HARARE – With a huge energy crisis on its hands, the Zimbabwean government is set to introduce a new renewable energy policy. According to the country’s Energy and Power Development Minister, Fortune Chasi, the new policy will be launched simultaneously with the National Biofuels policy.
“The policies are setting overall targets for renewable energy based on the nationally determined contributions (NDCs). The renewable energy policy aims to achieve an installed renewable energy capacity of 1100 MW (excluding large hydro) or 16.5 percent of total electricity supply, whichever is higher, by 2025 and 2100 MW or 26.5 percent of total electricity supply, whichever is higher by 2030,” Chasi said at the official launch of the Zonful Energy Guruve branch recently.
This means the installed capacity of renewable energy, excluding large scale hydropower, is expected to increase from about five percent to 27 percent in 2030.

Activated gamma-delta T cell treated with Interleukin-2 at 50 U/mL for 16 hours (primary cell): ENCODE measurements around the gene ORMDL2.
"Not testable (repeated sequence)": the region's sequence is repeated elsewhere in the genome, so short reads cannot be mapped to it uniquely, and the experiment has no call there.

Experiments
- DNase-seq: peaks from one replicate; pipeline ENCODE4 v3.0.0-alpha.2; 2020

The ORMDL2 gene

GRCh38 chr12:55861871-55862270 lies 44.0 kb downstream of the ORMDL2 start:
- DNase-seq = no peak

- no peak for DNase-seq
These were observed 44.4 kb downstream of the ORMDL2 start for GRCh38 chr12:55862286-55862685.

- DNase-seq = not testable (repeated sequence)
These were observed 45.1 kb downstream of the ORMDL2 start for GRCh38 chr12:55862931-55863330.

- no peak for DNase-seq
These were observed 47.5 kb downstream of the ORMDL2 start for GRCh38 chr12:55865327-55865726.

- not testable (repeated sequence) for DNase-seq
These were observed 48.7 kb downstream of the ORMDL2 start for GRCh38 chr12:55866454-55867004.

Chasi said government was also crafting incentives to accelerate the uptake of renewable energy.
The biofuels policy mainly focuses on liquid biofuels in the transport sector during the period leading to the year 2030.
Zimbabwe is currently facing a huge deficit of electricity and fuel supplies due to a number of factors ranging from a severe drought to foreign currency shortages.
The country’s biggest source of electricity is the Kariba Dam whose hydropower generating capacity has been diminished by reduced water supplies after a severe drought during the 2018/2019 rain season in the dam’s catchment area.